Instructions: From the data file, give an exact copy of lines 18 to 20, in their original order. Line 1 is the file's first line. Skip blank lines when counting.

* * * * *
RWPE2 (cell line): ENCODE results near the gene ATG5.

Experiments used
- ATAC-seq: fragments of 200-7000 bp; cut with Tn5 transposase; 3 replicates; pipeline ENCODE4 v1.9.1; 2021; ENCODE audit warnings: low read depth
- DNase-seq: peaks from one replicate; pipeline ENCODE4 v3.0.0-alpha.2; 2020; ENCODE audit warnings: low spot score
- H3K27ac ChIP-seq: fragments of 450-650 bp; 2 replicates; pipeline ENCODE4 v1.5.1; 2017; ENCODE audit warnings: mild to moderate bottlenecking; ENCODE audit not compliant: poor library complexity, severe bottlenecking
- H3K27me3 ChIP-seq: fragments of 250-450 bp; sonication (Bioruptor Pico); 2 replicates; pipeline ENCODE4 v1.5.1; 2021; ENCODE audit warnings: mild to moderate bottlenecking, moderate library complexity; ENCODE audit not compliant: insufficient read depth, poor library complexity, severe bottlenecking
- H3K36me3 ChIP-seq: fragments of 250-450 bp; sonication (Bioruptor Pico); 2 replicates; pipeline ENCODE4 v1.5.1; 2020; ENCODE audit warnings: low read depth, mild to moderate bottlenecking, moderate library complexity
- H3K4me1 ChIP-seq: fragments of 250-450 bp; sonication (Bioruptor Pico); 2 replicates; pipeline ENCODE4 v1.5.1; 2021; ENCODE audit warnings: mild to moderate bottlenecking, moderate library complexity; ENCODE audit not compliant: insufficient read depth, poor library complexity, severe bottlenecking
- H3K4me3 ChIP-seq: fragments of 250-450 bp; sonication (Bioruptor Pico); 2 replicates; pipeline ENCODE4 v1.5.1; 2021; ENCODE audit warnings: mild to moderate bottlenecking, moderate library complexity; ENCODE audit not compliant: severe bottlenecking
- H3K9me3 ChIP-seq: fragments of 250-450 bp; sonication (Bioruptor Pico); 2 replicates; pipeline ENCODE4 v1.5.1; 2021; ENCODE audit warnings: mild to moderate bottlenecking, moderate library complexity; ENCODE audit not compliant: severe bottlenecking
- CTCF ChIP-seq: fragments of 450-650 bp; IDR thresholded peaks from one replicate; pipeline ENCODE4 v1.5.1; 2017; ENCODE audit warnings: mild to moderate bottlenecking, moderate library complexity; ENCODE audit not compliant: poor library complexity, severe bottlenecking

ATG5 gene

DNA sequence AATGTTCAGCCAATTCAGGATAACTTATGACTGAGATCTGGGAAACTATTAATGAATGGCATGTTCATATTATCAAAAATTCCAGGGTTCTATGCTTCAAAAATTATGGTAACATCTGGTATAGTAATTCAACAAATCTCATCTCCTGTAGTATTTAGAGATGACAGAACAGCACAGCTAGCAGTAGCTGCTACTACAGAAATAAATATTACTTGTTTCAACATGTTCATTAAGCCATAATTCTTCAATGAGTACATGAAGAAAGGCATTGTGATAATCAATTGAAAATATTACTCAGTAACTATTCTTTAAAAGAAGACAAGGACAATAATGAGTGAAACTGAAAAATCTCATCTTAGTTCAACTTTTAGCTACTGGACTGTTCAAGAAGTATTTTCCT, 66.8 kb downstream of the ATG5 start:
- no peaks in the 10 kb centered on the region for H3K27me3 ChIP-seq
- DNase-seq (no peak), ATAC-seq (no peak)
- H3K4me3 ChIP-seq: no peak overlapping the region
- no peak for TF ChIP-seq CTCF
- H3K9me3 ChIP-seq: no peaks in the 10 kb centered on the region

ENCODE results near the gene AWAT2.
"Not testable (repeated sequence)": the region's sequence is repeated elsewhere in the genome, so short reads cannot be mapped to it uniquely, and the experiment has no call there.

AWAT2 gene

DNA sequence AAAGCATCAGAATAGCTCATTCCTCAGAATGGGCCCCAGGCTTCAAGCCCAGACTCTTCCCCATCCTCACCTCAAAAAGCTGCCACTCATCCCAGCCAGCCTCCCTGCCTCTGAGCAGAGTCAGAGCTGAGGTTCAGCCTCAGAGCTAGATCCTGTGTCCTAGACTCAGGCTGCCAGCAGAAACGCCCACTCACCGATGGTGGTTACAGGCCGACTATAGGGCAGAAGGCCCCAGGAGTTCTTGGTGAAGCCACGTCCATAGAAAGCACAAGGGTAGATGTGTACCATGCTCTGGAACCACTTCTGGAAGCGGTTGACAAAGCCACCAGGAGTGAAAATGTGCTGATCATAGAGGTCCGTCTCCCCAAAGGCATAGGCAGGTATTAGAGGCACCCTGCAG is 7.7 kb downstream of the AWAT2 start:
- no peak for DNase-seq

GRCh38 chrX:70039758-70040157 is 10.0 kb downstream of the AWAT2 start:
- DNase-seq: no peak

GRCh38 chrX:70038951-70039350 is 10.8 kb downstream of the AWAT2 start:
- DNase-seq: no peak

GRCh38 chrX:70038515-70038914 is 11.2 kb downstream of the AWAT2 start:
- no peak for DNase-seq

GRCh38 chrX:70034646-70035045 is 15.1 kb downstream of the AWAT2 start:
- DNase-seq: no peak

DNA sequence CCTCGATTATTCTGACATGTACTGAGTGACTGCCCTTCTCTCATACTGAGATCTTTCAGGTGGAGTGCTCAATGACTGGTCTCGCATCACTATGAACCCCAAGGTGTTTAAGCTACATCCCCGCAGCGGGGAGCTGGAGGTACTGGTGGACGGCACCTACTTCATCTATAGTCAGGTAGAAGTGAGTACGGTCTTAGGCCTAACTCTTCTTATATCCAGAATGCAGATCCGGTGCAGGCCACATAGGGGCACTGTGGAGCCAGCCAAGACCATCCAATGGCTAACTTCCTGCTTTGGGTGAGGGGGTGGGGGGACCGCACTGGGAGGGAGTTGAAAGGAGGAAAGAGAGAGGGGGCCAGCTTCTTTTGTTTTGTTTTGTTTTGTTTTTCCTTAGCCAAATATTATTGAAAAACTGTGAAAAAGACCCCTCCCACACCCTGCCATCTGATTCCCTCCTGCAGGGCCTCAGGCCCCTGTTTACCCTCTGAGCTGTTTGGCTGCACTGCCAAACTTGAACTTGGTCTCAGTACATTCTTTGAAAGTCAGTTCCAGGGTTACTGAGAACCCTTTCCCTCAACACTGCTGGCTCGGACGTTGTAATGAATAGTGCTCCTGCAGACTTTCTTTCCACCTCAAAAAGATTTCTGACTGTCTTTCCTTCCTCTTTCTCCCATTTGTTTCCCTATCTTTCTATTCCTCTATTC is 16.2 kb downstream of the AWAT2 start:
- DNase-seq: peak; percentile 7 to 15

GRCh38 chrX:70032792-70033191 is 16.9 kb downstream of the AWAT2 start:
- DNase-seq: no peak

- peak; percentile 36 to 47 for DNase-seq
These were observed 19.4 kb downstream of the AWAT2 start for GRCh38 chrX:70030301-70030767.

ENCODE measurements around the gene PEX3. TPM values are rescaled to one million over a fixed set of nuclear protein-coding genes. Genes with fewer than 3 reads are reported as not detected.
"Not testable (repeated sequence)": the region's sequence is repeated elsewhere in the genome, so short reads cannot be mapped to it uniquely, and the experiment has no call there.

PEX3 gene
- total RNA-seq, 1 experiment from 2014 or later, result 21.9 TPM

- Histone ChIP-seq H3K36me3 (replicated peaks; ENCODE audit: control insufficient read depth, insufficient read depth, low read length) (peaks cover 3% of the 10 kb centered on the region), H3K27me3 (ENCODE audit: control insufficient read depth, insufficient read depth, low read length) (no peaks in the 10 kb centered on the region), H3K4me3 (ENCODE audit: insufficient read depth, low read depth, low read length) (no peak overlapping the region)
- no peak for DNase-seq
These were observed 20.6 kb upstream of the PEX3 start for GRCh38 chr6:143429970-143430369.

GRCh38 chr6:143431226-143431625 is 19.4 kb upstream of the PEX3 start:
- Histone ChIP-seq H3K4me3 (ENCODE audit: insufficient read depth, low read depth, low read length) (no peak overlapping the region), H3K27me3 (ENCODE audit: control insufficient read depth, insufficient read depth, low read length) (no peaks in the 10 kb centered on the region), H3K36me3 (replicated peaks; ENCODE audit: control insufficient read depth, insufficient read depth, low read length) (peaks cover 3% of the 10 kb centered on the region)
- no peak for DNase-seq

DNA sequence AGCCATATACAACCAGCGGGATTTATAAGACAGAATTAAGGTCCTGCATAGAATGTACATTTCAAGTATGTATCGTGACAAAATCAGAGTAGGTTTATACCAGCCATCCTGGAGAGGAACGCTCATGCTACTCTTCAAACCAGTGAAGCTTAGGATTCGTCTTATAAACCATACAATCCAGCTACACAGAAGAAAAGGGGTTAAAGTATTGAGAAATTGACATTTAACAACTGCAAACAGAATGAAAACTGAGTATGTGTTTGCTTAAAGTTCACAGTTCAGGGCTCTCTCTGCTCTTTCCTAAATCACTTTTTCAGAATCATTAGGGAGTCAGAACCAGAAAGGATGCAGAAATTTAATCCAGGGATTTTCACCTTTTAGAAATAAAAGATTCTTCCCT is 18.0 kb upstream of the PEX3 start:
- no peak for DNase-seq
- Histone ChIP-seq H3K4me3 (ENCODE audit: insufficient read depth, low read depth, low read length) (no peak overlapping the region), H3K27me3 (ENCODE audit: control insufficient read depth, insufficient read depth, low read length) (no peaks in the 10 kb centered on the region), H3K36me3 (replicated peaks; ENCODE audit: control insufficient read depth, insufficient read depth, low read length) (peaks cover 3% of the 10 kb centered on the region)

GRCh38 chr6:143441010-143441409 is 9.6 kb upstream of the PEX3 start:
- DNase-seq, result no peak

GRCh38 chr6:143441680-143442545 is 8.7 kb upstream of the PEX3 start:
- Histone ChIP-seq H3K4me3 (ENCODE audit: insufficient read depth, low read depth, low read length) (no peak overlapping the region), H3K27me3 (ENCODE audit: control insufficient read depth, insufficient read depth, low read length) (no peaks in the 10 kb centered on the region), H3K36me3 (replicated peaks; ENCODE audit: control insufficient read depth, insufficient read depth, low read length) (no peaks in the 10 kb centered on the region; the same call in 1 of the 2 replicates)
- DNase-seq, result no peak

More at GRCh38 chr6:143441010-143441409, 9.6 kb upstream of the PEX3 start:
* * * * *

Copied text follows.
- H3K9me3 ChIP-seq: no peaks in the 10 kb centered on the region

ENCODE results near the gene AWAT2.
"Not testable (repeated sequence)": the region's sequence is repeated elsewhere in the genome, so short reads cannot be mapped to it uniquely, and the experiment has no call there.